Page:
OTTAWA — Mary Simon, an Inuk leader and former diplomat, described her appointment as Canada's next governor general — the first Indigenous person to serve in the role — as a “step forward on the long path to reconciliation.”
Prime Minister Justin Trudeau introduced Simon as the next person to serve in the viceregal role during a news conference Tuesday at the Canadian Museum of History in Gatineau, Que., in which the theme of healing long-standing divides figured prominently.
“It is only by building bridges, bringing between people in the North and South, just like in the East and West, that we can truly move forward,” Trudeau said during his opening remarks.
“Mary Simon has done that throughout her life. I know she will help continue paving that path ahead. And we will all be stronger for it. Today, after 154 years, our country takes a historic step. I cannot think of a better person to meet the moment.”
Queen Elizabeth has approved the appointment, he added.
Simon’s appointment fills a vacancy left by Julie Payette’s sudden resignation in January after an external review found the former astronaut had presided over a toxic work environment at the governor general’s residence, Rideau Hall.
It also comes at a critical moment for Canada’s relationship with Indigenous Peoples after the discovery of what are believed to be unmarked graves near former residential school sites, and amid widespread speculation Trudeau is preparing to call an election this summer or fall.
Simon, who was born in Kangiqsualujjuaq, in the Nunavik region of northern Quebec, is a well-known advocate for Inuit culture and rights and is the former president of Inuit Tapiriit Kanatami, a national advocacy organization for Inuit.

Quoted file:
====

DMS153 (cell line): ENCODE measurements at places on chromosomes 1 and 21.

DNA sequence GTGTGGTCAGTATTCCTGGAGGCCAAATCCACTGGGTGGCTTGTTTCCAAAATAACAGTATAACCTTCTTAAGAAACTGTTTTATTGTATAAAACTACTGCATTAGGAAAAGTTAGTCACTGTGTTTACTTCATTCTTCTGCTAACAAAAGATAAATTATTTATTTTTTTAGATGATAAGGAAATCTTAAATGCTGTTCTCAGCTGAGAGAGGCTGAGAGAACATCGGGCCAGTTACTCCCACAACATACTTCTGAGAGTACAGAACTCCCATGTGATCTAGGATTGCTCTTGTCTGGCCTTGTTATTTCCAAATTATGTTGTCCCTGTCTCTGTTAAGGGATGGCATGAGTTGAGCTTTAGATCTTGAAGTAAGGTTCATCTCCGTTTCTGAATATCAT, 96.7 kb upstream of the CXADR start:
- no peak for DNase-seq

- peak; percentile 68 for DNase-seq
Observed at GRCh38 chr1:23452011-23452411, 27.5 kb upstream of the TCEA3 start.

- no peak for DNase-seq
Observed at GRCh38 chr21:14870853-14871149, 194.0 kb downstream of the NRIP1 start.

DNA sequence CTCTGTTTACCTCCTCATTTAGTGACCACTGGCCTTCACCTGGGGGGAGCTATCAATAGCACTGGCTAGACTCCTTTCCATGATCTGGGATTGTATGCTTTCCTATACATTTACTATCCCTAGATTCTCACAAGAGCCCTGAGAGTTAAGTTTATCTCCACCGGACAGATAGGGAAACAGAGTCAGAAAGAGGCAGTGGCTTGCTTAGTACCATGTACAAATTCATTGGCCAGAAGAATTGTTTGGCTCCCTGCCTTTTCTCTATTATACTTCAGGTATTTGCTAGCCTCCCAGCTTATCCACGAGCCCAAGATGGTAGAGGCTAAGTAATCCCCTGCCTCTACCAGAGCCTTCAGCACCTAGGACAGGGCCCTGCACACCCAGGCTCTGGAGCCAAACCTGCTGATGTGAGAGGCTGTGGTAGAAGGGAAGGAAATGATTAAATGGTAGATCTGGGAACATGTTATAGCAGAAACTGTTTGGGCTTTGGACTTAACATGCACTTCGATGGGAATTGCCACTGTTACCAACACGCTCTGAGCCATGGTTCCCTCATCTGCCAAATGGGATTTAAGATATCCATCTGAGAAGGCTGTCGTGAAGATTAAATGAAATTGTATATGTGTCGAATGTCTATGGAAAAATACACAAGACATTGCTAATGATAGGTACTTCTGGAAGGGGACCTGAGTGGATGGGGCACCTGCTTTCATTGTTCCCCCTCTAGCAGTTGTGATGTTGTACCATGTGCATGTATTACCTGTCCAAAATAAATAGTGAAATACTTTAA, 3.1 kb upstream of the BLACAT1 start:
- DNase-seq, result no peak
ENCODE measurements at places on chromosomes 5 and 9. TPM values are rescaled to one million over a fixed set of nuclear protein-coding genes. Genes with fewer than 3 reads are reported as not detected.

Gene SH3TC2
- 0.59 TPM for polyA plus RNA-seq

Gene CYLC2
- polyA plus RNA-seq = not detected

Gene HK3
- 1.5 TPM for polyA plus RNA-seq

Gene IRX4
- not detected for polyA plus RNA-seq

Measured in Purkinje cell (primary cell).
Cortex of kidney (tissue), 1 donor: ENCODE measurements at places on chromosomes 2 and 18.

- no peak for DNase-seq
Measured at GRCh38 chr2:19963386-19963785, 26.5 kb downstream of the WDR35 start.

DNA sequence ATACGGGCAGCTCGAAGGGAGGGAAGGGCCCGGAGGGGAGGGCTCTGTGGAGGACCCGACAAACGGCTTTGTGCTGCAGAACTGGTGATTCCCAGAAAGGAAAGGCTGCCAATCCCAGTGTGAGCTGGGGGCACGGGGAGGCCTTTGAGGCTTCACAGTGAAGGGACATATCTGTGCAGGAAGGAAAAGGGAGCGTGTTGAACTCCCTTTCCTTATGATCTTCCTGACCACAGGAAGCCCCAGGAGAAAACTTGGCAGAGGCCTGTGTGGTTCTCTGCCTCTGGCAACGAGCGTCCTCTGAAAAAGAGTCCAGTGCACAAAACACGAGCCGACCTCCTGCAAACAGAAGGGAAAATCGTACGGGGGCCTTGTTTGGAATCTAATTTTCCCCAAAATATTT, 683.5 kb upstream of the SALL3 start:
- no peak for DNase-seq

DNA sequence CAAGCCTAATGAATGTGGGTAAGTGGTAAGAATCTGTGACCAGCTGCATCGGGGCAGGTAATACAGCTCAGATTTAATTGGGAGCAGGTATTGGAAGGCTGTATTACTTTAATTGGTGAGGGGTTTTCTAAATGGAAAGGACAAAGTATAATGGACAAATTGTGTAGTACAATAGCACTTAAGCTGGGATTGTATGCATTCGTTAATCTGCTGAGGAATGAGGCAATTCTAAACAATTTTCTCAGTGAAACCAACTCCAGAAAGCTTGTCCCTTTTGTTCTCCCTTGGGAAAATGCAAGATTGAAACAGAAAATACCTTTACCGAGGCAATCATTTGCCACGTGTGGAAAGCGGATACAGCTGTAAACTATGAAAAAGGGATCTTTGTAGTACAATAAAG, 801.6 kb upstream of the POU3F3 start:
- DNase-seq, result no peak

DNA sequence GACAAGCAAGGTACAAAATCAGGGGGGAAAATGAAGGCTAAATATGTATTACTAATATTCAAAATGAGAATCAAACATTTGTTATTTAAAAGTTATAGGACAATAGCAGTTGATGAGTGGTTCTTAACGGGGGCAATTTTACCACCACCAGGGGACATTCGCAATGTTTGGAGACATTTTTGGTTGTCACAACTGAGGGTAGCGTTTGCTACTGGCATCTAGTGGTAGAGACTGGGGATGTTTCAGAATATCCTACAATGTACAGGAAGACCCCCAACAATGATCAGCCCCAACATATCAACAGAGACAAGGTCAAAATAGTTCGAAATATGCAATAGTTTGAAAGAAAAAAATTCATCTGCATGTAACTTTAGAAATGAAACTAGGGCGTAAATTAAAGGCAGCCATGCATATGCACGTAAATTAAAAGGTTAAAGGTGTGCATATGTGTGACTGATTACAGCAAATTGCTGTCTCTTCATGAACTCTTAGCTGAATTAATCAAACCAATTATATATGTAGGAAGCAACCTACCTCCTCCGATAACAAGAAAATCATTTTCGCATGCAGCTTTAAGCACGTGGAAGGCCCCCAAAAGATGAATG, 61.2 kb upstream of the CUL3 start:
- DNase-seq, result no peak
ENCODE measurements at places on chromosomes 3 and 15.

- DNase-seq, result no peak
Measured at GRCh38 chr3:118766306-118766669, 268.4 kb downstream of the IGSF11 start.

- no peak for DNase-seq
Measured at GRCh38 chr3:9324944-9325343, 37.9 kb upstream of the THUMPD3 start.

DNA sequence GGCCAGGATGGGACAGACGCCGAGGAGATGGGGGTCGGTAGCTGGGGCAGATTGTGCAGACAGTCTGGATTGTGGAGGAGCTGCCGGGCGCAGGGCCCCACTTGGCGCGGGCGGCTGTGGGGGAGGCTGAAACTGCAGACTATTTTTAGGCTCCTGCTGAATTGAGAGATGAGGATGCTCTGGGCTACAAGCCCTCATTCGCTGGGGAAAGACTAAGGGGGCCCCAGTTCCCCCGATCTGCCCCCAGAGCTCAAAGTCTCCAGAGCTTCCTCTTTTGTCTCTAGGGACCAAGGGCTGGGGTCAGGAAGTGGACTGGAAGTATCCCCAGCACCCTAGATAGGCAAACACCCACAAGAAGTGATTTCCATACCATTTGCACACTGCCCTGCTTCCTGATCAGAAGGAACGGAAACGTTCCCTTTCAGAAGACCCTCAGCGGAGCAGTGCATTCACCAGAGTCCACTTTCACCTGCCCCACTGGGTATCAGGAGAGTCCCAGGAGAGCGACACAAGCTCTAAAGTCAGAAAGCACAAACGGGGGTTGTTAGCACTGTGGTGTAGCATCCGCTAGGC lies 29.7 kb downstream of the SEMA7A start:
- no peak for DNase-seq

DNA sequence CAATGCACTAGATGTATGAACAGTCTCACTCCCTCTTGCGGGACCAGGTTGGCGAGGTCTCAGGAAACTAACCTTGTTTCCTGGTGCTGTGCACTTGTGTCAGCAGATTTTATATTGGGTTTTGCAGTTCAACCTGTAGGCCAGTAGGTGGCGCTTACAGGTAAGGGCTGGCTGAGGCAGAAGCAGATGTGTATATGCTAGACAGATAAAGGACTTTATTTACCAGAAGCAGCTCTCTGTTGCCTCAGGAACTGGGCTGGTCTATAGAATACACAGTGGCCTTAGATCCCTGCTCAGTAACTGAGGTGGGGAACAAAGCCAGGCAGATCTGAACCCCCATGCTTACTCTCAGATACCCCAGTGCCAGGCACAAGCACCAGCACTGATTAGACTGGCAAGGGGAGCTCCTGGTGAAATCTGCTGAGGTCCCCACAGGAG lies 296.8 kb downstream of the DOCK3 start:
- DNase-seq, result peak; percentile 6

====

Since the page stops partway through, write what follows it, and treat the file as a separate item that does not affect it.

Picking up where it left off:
She also served as Canada's ambassador to Denmark and the Canadian ambassador for circumpolar affairs.
Reflecting her Inuk background, Simon made her first public remarks as governor general-designate in Inuktitut before switching to English, thanking Trudeau for the "historic opportunity” to be Canada's first Indigenous governor general.
“I can confidently say that my appointment is a historic and is inspirational moment for Canada and an important step forward on the long path towards reconciliation,” she said while reflecting on having grown up with an Inuk mother and a father from Southern Canada.
“This is a moment that I hope all Canadians feel part of because my appointment reflects our collective progress towards building a more inclusive, just an equitable society.”
She also sought to confront one potential controversy: the fact she is not fluent in French.
“Based on my experience growing up in Quebec, I was denied the chance to learn French during my time in the federal government day schools,” she said.
“I am deeply committed to continuing my French-language studies and plan to conduct the business of the governor general in both of Canada's official languages as well as Inuktitut, one of many Indigenous languages spoken across the country.”
Simon’s appointment caps a nearly six-month search for a new governor general after Payette resigned in January following a scathing independent report on the work environment at Rideau Hall during her tenure.